‘Seeing that body saved my life’: Man’s near-death experience

As Daniel Bull sat back in the snow at the top of Mount Everest he took in his achievements silently and alone – or so he thought.

“I noticed out of the corner of my eye, I could see someone else there and it kind of gave me a boost knowing I wasn’t completely alone so I did a double take – there was someone sitting a few metres from me in the same position, but they had been there a couple of years, they had a thin layer of ice over them,” he recalls, still getting chills as he recounts the 2008 Everest memory.

“That realisation hit home because I realised that would be my fate if I didn’t keep moving. I’d heard stories of people sitting down and never getting up again.

“Seeing that body saved my life.”

It’s not the first time the Melbourne 39-year-old has faced death.

READ MORE: Four reasons why things have turned horrific on Mt Everest

Daniel Bull on the Vinson Summit in Antarctica.Source:Supplied

Navigating through an ice maze on Mount Sidley.Source:Supplied

The three-time Guinness World Record holder nearly plummeted to his death during his descent of Ama Dablam in 2004.

Considered “unclimbable”, he became the youngest Australian to conquer the mountain in the Himalayas, but it all could have ended in disaster.

“It was definitely my first big near-death experience,” he said.

“I basically lent backwards over a ledge to abseil down a vertical ice cliff. Even though I’d done it 100 times or more, there’s always the anticipation of trusting in the rope.

“I realised after it was too late that the rope had frozen over so I wasn’t able to control the friction.”

Mr Bull fell about 50m, desperately trying to hook his boots into the ice.

“I was frantically trying to get a grip into the ice,” he said.

“In my mind I was thinking, this is it, it’s all over. Hanging upside down I realised I avoided death.”

Mr Bull said most of the accidents and deaths happened on the way back down from the summit. Despite getting a feeling of elation at the top, he said he was then hit with the dreaded feeling knowing he was only halfway.

READ MORE: Photo of Mt Everest seen from Kathmandu Valley goes viral

Mr Bull’s tent on Mount Everest back before the trek became busy.Source:Supplied

Mr Bull broke the world record for the youngest person in the world to climb the Seven Summits and the Volcanic Seven SummitsSource:Supplied

After conquering mountains, Mr Bull wanted to take his adventures to the next level and add water.

In 2006 to 2017 he broke the record for the youngest person in the world to climb the Seven Summits and the Volcanic Seven Summits.

In 2008 he completed the world’s highest altitude kayak and in January this year topped it off with the world’s highest altitude swim – without wearing a wetsuit.

After trekking for three weeks to get to the world’s highest lake in Chile, he reached it at 6370m above sea level – the equivalent of 50 Sydney Harbour Bridges.

With 50 per cent less oxygen at that height, his body was starved of oxygen getting to the lake.

Mr Bull on his highest swim.Source:Supplied

Once at the lake, he carved out a 100m lane in the ice before taking off his gear and completing the swim in -2C water.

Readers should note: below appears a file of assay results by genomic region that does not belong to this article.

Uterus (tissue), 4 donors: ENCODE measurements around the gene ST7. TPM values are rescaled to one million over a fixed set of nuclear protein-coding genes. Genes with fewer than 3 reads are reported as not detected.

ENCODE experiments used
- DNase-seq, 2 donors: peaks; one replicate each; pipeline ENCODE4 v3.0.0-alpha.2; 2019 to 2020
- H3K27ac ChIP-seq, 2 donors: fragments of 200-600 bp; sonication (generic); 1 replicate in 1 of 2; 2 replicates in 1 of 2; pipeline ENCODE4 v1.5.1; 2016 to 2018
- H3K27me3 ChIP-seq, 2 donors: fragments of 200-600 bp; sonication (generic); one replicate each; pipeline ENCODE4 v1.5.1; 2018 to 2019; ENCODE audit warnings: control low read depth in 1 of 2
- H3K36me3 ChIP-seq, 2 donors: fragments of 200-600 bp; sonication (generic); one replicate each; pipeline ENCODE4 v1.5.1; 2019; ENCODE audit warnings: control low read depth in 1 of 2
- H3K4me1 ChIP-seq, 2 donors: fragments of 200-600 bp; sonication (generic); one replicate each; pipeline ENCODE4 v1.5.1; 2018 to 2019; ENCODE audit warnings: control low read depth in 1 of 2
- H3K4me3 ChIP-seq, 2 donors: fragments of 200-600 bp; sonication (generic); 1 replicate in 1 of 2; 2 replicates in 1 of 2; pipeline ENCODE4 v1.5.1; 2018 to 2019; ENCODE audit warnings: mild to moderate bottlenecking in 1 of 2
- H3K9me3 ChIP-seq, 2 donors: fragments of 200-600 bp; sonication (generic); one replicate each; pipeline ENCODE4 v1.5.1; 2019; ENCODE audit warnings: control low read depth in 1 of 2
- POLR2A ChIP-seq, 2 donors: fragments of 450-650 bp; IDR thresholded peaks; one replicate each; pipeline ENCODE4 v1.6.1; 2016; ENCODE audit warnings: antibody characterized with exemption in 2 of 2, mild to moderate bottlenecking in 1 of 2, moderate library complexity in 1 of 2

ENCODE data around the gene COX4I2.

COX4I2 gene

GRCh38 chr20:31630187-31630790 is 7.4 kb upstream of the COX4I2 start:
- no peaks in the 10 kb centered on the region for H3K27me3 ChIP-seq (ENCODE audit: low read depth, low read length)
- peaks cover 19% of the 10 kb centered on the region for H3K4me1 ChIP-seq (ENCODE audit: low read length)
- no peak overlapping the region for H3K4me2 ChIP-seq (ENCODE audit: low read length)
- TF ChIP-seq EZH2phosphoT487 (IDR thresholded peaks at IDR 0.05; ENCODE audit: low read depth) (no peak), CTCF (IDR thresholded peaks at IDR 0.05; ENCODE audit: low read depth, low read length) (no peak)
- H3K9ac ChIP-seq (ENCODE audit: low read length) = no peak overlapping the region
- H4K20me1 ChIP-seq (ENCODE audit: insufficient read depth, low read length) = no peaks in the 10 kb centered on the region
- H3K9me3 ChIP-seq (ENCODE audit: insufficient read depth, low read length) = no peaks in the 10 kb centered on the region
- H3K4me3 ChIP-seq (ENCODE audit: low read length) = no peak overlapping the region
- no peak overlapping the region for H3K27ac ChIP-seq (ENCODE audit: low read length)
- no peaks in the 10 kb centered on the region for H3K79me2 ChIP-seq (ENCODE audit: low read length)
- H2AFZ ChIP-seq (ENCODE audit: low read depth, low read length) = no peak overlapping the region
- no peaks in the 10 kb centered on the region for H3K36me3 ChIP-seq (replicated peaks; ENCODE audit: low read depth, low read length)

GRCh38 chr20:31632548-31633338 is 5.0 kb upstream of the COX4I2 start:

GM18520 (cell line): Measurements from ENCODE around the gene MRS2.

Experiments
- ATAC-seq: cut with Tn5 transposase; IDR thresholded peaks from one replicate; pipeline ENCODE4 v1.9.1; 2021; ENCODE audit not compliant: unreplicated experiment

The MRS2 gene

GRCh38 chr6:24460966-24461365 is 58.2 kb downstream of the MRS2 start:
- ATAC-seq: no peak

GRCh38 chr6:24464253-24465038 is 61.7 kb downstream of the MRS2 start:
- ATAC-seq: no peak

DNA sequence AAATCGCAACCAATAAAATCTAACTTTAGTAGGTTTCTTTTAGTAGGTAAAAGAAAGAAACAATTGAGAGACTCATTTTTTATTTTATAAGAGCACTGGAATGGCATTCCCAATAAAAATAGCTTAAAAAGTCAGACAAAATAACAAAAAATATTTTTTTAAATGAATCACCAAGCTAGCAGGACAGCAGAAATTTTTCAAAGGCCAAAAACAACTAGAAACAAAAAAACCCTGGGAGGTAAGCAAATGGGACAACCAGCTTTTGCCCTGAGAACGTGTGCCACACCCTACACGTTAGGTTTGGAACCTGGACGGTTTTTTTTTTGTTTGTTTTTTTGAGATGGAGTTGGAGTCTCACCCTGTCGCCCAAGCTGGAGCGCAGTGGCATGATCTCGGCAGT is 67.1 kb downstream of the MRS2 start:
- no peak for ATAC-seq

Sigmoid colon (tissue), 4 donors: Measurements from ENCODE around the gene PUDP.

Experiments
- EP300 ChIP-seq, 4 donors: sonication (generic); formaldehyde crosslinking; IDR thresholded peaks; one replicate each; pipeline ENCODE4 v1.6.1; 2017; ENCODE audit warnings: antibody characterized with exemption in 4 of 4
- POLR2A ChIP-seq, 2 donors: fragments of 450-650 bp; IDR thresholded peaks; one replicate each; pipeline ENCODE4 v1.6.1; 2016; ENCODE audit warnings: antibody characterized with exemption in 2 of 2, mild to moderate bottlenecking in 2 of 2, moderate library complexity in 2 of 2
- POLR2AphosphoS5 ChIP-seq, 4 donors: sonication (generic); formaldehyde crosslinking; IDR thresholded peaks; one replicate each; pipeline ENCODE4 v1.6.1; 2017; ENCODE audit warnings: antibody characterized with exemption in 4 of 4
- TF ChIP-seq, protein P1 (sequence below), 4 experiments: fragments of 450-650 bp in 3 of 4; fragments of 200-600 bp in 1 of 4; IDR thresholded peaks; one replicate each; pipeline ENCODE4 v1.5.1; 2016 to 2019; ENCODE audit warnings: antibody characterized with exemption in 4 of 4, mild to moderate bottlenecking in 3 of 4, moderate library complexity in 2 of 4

To prepare, he took cold showers every day for a year and regular ice baths.

But even a top cardiologist warned him his preparation wouldn’t be enough.

“He basically said ‘Dan, don’t do it’. I normally like to listen to medical advice but this time I had to ignore it,” he said.

“You risk cardiac arrest through a combination of lack of oxygen but even the cold water by itself, the shock factor. That was probably one of my biggest fears.

“I’ve always had a fascination with heights but with my most recent world records, I’ve been about discovering the limits.

“If I used the protection of wetsuits I wouldn’t have known that.”

Mr Bull broke the world record by one vertical kilometre.

Celebrating the swim, the lake now frozen over.Source:Supplied

His highest kayak. He was the first human to enter this lake at 5707m.Source:Supplied


With travel off the table, Mr Bull has his sights set on conquering more mountains in Australia – and even New Zealand when we have a travel bubble there.

“I got excited about that potential travel bubble with New Zealand because despite all of my travels and mountaineering feats, I’ve never been to New Zealand,” he said.

“I love the idea of embracing what we’ve got on home soil. It’s exciting idea not to have to leave Australia and still be able to have those adventures.”

He plans on designing his own record on home soil – the ‘7 Aussie Summits’ – climbing

to the highest point of each Australian state and territory.

“I’m optimistic about that happening.”

In the meantime, Mr Bull has taken his inspirational speaking events online.

Crossing a crevasse in the Icefall on Mount Everest.Source:Supplied


Total combined days of climbing: 500 days (plus decades of training)

Favourite climb and why: Mount Everest as it was a childhood dream come true after years of hard work and sacrifice.

Hardest climb: The North Face of the Eiger – considered among the most challenging and dangerous ascents in the world.

Most rewarding climb moment: Reaching the summit of Mt Vinson and Mt Sidley in Antarctica and hoisting the Australian flag for an Australian first.

‘Secret’ to climbing success: Packing a bag of Peanut M&Ms each time!

Biggest fear: Despite scaling the world’s greatest heights, Mr Bull’s biggest fear is sharks.

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